I don’t think general strike on a local level is an option.  Once it was, but at this point, any local general strike would be met with the full wrath of the increasingly fascistic powers-that-be.  All its forces.  But a general strike on a national level would entail shutting down transportation.  It would entail control of communications.  It would impact distribution of electricity and food.  American society 2010 is qualitatively more complex than France 1968.  In San Francisco 1934 you could pull off a general strike and not immediately threaten the survival of the city itself.  To pull off a general strike, you would have to be in a position to run society, provide essential services, etc., lest you cause the death of millions.  You would have to be well organized.  While spontaneous actions at the grassroots would be part of it, there would have to be an organizing body.  That’s the precipice we stand over.

And if you’re in a position to do that, why would you want to stop at any blasted reforms?  If the power were in your hands, why would you give it back to those who would kill the organizing body?  Do you think the teabaggers wouldn’t be sent into the streets to restore order?  At the point of a successful national general strike, people would stand on the precipice of power as well as disaster.

There has to be some relationship between demands and measures taken.  You don’t go nuclear over minor reforms.  The disconnect would make it incoherent to its potential participants.

I think it is important to stick with the traditional understanding of general strike because otherwise it leads to confusion.  Heather’s formulation above could easily be attacked as fuzzy and incoherent.

And yet I think, just strip out the term general strike, IT IS AN EXTREMELY IMPORTANT CONTRIBUTION.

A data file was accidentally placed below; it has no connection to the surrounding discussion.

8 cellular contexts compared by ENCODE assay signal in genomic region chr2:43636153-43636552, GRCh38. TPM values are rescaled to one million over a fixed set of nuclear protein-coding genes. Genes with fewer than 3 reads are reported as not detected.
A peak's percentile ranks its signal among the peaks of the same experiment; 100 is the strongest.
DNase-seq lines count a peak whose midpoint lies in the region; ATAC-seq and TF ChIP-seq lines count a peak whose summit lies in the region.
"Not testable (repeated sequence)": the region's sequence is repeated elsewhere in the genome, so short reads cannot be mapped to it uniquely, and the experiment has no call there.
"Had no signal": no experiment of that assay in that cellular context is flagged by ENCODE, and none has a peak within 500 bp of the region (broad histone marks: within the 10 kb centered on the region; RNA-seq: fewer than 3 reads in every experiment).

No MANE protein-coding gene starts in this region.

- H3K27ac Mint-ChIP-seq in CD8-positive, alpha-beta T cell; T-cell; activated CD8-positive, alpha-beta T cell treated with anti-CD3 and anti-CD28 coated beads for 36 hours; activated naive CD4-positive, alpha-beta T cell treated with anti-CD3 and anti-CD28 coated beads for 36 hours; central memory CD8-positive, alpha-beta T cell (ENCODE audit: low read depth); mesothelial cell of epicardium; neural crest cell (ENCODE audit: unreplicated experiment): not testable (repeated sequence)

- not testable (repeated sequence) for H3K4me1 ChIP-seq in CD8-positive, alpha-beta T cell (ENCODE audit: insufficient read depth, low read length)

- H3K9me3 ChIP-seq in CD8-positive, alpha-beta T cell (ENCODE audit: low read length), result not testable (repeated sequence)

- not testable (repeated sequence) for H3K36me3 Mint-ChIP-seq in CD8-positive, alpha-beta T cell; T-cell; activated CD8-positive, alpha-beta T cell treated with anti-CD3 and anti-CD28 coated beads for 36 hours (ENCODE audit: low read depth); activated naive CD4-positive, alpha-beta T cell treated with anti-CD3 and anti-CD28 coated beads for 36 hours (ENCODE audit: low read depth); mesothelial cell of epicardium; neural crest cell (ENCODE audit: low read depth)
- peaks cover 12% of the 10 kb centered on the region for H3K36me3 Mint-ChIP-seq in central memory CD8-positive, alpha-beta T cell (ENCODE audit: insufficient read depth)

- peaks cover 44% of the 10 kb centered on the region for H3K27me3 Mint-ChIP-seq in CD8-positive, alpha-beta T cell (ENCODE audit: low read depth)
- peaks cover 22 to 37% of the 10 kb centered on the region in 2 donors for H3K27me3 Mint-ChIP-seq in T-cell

It addresses:

How can individuals have an impact when our supposed leaders are hopelessly compromised?

What would a movement look like under modern conditions, where traditional demonstrations have been rendered ineffective by their having become ritualized?

There is an implication that individual action can “bubble up” to the national level, without it having to “trickle down” from the top.

This and other comments raise the relationship between actions and demands (program), as opposed to some comments calling for dramatic actions, and other comments demanding this and that and the other, but with no dynamic connection.

Inky99 seems to think that I have equated revolution with general strike.  I do not.  Rather, I note the relationship that has historically existed between revolution and general strike.  I think there are stirrings on Docudharma and elsewhere toward radical transformation of society, rather than patch this and band-aid that.  I am less concerned about the possible imprecision of formulation than I am moved by the underlying impulse.  Thus I use the term codeword.

It’s not something to put down, it’s something to build on.

34 comments

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    • Inky99 on January 10, 2010 at 9:38 pm


    On the one hand, I consider calls for a general strike dangerous and unrealistic, at least in any foreseeable future.  On the other hand, when someone calls for a general strike, I think it has become something of a code word — whether intentionally or not — for revolution.